Gotlandsdricka – Review

DSC_0073

Juniperus virginiana

There is now absolutely no doubt in my mind as to why this is one of the most famous of old European beer recipes. The adaptive recipe that I followed to produce my own take on this profoundly flavored and legendary beer noted that the finished beer would take about a month to fully carbonate in the bottles. Despite this obvious instruction, I couldn’t help but sample this beer early, and to be honest it was carbonated enough. There wasn’t much of a head, but I’m sure this will improve over time. I also wanted to know if this was going to turn out to be another one of my sweeter recipes (which isn’t bad but on many occasions I was hoping for something bitter) or whether I had indeed added a sufficient amount of non-hop ingredients to sufficiently bitter and flavor the beer.

Turns out I was well rewarded for my impatience, more than rewarded in fact. The 1.3 pounds of freshly harvested juniper (from less than 1.5km away I might add), boiled and then steeped in the fermenting wort have imparted an enormous and completely crazy flavor profile. I’ll try to do my best to describe it.. but you had better swing by and grab yourself a bottle or two to truly appreciated it.

The aroma of this specialty herbal dark ale invigorates with sweet evergreen resins, turpentines and hits of wintergreen, peat and oranges. The flavor is lush with fragrant citrus, accompanied by the almost overwhelming and entirely unique coniferous complexity of juniper. It is overall pleasantly bitter with a lingering, tannin-rich and menthol-like aftertaste.

Considering the purity of this recipe (there are no other ingredients other than malt extract and yeast) this beverage can also be considered a medicinal tonic, as the amounts of juniper distilled into this beer are strong enough to effectively transmit its therapeutic properties. I would consider this recipe an effective digestive stimulant, urinary tract-antiseptic and astringent. Juniper possess potent anti-viral and anti-bacterial properties that cleanse the urinary system and also rid the intestines and colon of undesirable bacteria. The astringency aids in digestion by stimulating the liver and gall-bladder to produce digestive enzymes and also reduces inflammation and swelling.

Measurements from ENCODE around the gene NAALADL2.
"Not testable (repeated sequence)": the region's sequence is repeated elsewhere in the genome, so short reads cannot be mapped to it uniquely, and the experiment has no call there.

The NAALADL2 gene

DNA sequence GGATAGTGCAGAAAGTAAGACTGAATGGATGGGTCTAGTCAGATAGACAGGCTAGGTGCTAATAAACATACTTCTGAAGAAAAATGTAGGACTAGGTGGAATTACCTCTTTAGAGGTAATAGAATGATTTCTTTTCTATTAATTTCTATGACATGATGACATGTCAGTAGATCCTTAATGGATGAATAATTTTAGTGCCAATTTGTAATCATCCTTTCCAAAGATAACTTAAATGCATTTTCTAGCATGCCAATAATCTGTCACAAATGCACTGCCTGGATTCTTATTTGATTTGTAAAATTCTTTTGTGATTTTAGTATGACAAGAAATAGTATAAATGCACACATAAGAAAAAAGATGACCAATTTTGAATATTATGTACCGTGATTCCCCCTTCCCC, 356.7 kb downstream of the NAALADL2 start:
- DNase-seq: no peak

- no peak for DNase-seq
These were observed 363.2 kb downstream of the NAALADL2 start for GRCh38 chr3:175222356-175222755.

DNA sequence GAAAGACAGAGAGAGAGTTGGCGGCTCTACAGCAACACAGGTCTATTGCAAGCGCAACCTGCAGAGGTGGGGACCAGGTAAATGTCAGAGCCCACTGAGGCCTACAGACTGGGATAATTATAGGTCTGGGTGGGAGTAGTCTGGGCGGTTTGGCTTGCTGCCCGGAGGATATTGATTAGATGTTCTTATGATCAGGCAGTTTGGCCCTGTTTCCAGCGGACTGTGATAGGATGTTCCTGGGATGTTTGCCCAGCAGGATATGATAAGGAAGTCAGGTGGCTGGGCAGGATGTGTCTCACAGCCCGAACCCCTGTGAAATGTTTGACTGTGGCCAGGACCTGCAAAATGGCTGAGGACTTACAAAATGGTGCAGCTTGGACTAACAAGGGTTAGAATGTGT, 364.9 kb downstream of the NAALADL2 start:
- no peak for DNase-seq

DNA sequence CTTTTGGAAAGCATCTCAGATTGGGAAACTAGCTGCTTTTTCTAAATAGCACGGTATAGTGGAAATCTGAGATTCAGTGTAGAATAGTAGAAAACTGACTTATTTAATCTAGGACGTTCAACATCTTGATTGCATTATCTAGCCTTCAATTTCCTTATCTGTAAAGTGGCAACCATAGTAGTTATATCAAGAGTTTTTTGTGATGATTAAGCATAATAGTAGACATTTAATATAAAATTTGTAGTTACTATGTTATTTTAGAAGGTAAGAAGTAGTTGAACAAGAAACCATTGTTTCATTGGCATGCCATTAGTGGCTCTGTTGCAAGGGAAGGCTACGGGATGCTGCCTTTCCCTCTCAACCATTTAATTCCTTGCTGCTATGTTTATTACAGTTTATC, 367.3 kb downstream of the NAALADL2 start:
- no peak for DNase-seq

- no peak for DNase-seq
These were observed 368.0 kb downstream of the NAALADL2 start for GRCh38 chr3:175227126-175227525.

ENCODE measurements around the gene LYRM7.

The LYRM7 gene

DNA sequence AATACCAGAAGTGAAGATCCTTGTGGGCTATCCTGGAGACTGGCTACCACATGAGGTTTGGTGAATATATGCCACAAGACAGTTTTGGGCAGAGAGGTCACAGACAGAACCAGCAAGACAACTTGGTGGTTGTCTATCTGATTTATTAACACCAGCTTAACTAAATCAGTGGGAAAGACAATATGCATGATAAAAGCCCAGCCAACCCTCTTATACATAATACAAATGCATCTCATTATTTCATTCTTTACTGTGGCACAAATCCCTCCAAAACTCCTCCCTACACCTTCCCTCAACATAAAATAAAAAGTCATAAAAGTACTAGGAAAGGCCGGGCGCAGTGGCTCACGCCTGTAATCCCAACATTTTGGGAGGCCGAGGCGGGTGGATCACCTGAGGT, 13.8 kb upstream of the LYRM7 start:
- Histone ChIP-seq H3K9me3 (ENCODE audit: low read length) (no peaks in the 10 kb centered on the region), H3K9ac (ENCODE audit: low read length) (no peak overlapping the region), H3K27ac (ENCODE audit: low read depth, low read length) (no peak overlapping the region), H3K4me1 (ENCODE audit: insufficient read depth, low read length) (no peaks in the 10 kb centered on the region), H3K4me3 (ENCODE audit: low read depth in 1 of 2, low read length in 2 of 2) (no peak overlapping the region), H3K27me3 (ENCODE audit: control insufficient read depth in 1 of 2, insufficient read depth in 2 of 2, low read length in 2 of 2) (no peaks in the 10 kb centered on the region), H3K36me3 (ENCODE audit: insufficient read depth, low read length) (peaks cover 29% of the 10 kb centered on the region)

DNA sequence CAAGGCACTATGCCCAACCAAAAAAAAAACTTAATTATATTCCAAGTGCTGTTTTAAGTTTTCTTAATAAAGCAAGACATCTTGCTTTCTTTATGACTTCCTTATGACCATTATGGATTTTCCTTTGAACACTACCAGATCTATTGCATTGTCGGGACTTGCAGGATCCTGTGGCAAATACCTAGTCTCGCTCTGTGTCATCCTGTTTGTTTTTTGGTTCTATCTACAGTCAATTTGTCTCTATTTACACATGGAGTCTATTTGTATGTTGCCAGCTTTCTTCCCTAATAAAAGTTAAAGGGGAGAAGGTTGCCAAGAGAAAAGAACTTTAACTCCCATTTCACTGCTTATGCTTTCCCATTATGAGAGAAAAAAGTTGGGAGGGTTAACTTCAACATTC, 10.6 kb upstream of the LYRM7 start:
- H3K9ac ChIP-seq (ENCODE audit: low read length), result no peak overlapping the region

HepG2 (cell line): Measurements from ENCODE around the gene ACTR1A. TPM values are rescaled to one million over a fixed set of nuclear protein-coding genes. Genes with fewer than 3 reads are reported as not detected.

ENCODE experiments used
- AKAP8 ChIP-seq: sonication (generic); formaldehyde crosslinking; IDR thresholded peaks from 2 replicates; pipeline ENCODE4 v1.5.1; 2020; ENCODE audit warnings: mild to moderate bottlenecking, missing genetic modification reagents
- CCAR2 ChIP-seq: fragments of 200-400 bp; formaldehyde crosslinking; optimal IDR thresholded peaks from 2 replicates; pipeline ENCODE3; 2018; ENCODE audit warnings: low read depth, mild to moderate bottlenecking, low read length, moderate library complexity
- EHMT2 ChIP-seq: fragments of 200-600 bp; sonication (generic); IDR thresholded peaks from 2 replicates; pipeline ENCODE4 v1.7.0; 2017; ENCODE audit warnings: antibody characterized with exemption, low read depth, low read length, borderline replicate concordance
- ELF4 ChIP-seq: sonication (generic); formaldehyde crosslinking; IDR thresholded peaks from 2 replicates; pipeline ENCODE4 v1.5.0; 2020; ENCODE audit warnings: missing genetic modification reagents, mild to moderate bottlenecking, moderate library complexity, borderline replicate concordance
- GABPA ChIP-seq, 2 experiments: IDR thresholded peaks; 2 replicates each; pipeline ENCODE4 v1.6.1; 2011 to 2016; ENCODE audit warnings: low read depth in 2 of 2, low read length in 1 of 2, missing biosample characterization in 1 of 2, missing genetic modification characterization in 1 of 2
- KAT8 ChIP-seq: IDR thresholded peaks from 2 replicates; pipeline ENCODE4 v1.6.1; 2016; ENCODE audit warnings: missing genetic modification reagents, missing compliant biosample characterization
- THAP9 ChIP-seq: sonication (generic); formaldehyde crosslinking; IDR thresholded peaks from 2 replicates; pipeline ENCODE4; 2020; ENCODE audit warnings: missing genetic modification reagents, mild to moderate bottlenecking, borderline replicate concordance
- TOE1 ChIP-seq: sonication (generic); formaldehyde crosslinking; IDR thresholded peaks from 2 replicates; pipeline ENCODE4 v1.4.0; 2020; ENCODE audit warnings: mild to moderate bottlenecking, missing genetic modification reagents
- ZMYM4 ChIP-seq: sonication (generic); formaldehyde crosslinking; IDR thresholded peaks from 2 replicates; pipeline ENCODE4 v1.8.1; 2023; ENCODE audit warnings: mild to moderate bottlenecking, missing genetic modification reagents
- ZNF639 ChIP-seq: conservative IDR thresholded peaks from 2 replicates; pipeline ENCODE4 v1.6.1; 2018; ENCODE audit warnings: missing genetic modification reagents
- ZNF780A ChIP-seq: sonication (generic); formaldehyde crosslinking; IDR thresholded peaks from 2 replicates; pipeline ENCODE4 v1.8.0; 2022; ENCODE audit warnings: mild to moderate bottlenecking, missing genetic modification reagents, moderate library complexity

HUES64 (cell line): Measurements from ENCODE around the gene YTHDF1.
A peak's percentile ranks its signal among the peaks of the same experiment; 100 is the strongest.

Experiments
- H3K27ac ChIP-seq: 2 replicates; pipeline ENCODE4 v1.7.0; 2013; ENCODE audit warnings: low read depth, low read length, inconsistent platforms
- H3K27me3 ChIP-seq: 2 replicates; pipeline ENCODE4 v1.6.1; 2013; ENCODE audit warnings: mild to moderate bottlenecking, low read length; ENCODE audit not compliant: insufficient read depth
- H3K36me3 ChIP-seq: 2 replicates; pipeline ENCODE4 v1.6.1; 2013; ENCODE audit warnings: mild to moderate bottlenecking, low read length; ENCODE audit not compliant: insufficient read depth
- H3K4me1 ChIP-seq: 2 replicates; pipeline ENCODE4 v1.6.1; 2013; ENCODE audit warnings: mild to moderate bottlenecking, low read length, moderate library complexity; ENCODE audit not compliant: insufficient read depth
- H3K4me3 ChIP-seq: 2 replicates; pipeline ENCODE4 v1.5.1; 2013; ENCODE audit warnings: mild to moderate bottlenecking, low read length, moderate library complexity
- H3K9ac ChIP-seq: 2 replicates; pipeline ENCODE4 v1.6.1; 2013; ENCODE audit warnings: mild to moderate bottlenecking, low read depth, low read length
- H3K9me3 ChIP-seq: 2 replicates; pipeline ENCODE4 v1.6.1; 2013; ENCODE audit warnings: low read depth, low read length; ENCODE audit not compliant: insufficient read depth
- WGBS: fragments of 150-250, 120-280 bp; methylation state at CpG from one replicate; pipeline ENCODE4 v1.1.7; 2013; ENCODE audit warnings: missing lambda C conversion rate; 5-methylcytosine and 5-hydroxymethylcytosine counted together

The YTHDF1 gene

You can bet that I am going to be re-visiting this recipe. I was having an internal conflict about what I thought my favorite home brew recipes were in my previous post involving the making of Gotlandsdricka but I’m convinced that this recipe trumps them all. Something cleansing, woodsy, wild and untamable. A few bottles are definitely going to be aged for the cold months to come, inevitably, in the future. Might be fun to hop this buddy up and try to convert it into an IPA, but I love it de-hopped, just over-the-top pure juniper; savory and delightfully rich. I wouldn’t change a thing to this base-line recipe.

westerberg5

Winter Sprucer – Review

Winter SprucerThis recipe matured a whole lot faster than I expected. Once again, my lack of patience got the best of me and I couldn’t help but sneak a peak of my winter sprucer, which was bottled on the 4th of December, although I’m sure it will develop further character with a little bit of aging. To begin with, I’m pretty impressed. I got buffeted by some staggering levels of delicious from this one. The flavor is sufficiently bittered, but not to excess, with a light maltiness shining through. The aroma is rich in bright, tropical scents akin to pineapple and orange with a floral chamomile undertone. The initial flavor is a nice balance of light chamomile and malt, the aftertaste being dominated by a wonderfully potent and lingering flavor of roasted toffee accompanied by the essence of the deep winter woods; conifer boughs and sweet resin. As with all of my alcoholic experiments, I have not idea what the alcohol percentage is because I can’t use a hydrometer (All of my hippie ingredients throw off the measurements which are required to determine the gravity readings)

I am really proud of this recipe, and will most certainly use spruce tips again in future recipes, perhaps with an even greater volume being made in a single go. Together with the Earth hop gruit ale, I am pretty confident to say that these have been my best beers to date. With my Gotlandsdricka currently finishing it’s fermentation, I have high hopes that it will turn out to be another winner. As diverse as the craft beer in scene is Ontario, I’ve got to say that I think there is fundamental fault that has resulted in a shriveled variety of ingredients in beer. Although some recipes incorporate herbs other than hops, the majority of beers that are mass produced are made with the same 4 ingredients, occasionally one or two others. By ‘thinking outside the hops’, the experience of a beer can explode with potential and include the widest range of bittering, preserving and flavoring ingredients. But that’s just little ol’ me talking.